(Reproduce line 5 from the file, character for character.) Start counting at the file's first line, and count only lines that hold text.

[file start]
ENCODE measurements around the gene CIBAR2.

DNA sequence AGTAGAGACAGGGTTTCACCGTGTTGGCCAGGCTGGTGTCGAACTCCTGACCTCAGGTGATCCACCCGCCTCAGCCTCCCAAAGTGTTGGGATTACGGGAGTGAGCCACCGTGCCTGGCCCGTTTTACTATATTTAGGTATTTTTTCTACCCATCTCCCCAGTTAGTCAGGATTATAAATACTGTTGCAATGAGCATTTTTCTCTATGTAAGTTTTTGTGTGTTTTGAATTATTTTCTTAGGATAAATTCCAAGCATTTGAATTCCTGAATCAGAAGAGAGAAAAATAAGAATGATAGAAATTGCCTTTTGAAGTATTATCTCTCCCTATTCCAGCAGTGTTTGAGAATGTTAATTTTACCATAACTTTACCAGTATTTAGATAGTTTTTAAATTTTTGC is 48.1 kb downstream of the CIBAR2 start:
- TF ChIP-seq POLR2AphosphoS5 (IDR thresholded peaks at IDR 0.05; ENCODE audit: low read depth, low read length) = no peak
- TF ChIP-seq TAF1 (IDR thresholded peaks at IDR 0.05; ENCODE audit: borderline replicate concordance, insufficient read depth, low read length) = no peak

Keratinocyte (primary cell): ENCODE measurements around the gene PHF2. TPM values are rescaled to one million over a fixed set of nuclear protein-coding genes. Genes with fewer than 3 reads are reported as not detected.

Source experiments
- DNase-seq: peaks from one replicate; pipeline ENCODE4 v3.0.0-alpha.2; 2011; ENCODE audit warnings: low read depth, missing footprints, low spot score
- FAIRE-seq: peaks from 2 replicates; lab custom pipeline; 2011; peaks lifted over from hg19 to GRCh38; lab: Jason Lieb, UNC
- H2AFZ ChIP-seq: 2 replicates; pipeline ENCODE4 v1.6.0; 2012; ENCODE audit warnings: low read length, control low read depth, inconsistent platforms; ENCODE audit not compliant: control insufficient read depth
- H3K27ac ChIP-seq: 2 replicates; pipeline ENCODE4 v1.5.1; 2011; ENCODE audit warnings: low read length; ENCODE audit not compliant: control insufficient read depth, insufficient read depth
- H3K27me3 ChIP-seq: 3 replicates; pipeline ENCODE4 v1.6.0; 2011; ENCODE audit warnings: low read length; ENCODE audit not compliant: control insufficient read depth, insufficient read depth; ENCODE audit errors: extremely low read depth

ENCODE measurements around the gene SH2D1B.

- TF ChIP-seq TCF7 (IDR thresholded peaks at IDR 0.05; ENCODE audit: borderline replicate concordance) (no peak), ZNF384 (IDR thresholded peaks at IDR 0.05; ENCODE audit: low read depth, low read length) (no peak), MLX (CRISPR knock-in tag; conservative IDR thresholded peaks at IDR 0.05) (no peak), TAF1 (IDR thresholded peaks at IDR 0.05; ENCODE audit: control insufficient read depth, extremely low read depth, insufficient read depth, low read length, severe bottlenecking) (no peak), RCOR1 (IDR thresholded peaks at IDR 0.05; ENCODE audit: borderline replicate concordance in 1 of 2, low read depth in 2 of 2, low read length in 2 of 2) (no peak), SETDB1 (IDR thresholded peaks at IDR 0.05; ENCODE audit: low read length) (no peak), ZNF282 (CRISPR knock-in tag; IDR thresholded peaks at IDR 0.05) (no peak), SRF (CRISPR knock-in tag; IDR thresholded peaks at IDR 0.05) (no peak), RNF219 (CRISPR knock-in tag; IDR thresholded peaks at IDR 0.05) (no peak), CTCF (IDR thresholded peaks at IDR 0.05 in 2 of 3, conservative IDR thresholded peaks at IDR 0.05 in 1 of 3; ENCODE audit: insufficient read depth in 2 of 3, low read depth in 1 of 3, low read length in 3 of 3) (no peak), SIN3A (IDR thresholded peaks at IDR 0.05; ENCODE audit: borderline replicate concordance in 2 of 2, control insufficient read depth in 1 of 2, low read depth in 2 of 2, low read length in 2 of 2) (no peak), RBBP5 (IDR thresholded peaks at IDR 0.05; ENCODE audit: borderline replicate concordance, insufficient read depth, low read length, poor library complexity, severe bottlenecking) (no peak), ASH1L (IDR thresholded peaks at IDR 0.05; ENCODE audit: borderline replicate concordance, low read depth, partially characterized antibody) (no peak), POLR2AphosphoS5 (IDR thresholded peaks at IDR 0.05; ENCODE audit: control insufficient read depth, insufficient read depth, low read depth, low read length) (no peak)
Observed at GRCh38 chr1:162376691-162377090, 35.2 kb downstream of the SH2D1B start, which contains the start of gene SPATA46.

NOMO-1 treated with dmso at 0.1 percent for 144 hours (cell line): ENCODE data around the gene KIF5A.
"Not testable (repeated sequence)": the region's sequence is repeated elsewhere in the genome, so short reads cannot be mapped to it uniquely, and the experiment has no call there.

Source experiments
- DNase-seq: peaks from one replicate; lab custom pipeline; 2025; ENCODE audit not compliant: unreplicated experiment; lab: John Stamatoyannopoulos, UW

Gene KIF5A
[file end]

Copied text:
Keratinocyte (primary cell): ENCODE measurements around the gene PHF2. TPM values are rescaled to one million over a fixed set of nuclear protein-coding genes. Genes with fewer than 3 reads are reported as not detected.